If you don’t smoke but have been diagnosed with lung cancer, one question may loom large: How did this happen? Unfortunately, nonsmokers can develop lung cancer too, and several factors increase your risk.
The Leading Cause of Lung Cancer
Above everything else, smoking tobacco is the main cause of lung cancer. A 2020 study found that of nearly 130,000 American patients with lung cancer, more than 84% of women and 90% of men with a new diagnosis were smokers or former smokers. In fact, smoking accounts for about 80% of lung cancer deaths, according to the American Cancer Society.
“For people who smoke, quitting is the most effective way to protect against lung cancer,” said Dr. Jotte, medical oncologist and hematologist at Rocky Mountain Cancer Centers (RMCC). “However, becoming a nonsmoker doesn’t lower your risk level to that of someone who never smoked. Whether you quit last week or years ago, your risk remains higher. Still, going 10 years without smoking cuts lung cancer risk in half compared to someone who smokes. That’s a major win for your health.”
Around 10% to 20% of annual lung cancer cases in the U.S. occur in people who have never smoked or smoked fewer than 100 cigarettes, according to the Centers for Disease Control and Prevention. Studies show that women who never smoked are more likely to develop lung cancer than men who never smoked.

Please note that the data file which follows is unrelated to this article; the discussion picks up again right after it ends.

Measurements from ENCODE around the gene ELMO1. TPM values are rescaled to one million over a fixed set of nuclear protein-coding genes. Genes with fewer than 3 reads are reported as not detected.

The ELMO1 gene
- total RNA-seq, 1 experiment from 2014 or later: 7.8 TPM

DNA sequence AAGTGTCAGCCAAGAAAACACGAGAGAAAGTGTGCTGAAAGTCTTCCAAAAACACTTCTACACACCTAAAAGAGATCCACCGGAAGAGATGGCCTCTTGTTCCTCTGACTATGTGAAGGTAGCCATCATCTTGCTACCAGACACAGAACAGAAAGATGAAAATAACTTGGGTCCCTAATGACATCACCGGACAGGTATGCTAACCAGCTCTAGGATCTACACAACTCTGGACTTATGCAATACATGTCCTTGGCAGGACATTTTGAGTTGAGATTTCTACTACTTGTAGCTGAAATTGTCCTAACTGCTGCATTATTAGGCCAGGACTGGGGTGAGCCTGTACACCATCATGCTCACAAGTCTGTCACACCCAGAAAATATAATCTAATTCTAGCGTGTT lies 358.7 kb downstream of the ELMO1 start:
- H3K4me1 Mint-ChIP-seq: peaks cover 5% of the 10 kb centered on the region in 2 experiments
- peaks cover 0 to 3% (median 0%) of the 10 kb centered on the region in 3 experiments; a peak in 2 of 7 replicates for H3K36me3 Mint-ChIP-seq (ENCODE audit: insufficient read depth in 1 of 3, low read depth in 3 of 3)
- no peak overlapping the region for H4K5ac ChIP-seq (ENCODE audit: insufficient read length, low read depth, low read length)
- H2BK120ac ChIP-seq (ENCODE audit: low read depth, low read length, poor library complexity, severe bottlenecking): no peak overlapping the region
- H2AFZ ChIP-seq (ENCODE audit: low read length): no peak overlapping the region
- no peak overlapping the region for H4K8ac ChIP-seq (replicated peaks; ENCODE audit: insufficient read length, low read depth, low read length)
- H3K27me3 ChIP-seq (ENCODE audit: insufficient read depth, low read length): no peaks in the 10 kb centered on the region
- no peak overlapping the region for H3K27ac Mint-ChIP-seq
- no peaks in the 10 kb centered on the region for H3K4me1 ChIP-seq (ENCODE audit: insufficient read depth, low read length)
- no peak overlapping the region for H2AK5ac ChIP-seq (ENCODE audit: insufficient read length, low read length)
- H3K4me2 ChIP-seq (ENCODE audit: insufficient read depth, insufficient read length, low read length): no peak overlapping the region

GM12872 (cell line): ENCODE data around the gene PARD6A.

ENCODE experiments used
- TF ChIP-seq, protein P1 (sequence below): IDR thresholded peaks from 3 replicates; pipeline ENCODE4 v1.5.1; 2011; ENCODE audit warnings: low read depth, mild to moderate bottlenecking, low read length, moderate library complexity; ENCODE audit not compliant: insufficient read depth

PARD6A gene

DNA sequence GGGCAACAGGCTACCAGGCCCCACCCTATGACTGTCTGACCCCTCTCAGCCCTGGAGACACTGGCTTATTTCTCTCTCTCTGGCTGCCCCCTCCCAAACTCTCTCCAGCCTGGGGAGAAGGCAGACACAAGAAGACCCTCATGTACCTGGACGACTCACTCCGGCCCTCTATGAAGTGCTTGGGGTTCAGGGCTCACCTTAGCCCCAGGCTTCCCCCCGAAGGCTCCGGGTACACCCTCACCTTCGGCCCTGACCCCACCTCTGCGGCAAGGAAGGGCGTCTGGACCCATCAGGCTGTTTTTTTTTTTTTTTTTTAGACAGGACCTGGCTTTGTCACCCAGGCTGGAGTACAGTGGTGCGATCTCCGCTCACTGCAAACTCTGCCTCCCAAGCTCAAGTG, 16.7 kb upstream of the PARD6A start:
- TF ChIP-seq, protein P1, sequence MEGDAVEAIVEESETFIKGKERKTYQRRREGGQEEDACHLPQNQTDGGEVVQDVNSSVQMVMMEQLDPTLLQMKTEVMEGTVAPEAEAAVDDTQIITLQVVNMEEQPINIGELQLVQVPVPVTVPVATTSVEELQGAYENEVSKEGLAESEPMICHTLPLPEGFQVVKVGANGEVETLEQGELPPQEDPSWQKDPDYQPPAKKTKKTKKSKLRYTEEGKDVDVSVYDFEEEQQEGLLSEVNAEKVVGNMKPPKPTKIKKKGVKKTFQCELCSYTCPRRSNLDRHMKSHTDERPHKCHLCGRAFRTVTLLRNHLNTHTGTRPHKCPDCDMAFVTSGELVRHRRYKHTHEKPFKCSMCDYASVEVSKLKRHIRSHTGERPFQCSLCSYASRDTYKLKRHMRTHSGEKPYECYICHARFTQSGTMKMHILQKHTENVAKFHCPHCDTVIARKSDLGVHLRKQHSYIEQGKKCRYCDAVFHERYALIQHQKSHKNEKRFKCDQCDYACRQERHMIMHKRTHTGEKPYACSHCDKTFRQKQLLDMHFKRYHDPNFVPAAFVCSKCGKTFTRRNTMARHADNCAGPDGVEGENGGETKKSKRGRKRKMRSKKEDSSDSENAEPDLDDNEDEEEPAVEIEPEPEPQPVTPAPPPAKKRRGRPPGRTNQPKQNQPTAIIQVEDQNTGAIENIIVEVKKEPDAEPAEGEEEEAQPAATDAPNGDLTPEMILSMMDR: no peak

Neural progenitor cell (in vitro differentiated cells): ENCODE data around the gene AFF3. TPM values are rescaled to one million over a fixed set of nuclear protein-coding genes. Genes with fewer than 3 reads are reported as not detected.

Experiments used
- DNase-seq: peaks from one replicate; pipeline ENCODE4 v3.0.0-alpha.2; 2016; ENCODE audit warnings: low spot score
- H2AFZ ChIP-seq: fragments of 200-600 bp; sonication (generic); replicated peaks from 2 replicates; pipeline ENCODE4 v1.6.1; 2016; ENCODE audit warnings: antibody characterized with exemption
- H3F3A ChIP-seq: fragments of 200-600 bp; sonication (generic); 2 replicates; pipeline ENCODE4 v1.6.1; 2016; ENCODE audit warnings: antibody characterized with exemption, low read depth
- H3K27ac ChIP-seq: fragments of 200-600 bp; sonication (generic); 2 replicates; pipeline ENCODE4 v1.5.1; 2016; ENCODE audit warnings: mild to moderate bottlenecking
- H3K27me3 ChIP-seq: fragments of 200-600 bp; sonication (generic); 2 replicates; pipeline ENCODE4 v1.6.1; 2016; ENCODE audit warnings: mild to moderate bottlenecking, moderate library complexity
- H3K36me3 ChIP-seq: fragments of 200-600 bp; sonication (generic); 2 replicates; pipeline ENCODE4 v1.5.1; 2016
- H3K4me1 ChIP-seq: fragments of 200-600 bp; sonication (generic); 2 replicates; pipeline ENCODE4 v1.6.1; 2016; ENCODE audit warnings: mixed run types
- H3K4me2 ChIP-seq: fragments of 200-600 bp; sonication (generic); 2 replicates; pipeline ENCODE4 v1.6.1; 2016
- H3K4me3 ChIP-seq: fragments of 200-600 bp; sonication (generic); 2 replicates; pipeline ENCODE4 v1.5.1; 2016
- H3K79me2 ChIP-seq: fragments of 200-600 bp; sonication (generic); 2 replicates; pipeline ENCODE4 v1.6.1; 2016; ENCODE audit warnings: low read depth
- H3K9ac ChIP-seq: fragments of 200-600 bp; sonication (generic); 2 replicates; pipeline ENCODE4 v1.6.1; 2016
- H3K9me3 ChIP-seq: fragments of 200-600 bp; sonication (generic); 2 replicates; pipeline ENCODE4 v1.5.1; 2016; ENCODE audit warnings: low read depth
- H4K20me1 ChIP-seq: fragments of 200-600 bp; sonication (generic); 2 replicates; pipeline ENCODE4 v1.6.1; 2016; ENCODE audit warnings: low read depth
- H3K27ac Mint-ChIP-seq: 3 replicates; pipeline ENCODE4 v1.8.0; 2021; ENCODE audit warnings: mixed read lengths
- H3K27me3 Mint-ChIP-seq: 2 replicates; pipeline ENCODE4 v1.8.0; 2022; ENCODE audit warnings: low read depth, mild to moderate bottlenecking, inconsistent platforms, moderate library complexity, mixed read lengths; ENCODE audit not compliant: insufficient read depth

For nonsmokers, genetics and exposure to cancer-causing chemicals can raise the risk of lung cancer.
Lung Cancer Risk Factors for Nonsmokers
Most genetic changes that play a role in lung cancer occur due to exposure to harmful substances, such as arsenic and benzene in tobacco smoke. Less commonly, lung cancer-related gene changes run in families or happen randomly.
Genetic changes, however, aren’t the most serious risk factor for nonsmokers. That title belongs to a colorless, odorless gas called radon.
“Radon occurs in soil, and it’s not a problem outdoors because it’s present at low levels,” Dr. Jotte said. “However, if it rises from soil and enters your home through cracks in the foundation or other gaps, it can become more concentrated in the indoor air. That can be dangerous.”
Radon causes the most cases of lung cancer among nonsmokers and the second-most cases overall, according to the Environmental Protection Agency.
What else can increase nonsmokers’ lung cancer risk?
- Air pollution, especially near high-traffic roads
- Exposure to asbestos, a group of minerals found as tiny, airborne fibers in some older buildings
- Exposure on the job to cancer-causing agents, such as diesel exhaust
- Secondhand smoke from friends, family, or others
Reduce Your Risk
You can test your home for radon using kits available at hardware stores. If levels are too high, take the immediate step of opening windows and using fans to improve air circulation.
A certified professional can install a radon mitigation system. Some of these systems use air pressure to direct radon gas from a sealed space under your house to the outside. Other systems remove radon from your water supply.
If you are considering a new home, be sure to have the properties you are considering tested for radon during the home inspection process and ask about radon resistant construction in newer homes.
More risk reduction steps you can take to protect against lung cancer include:
- Check the air quality in your area and avoid outdoor activities when pollution is high.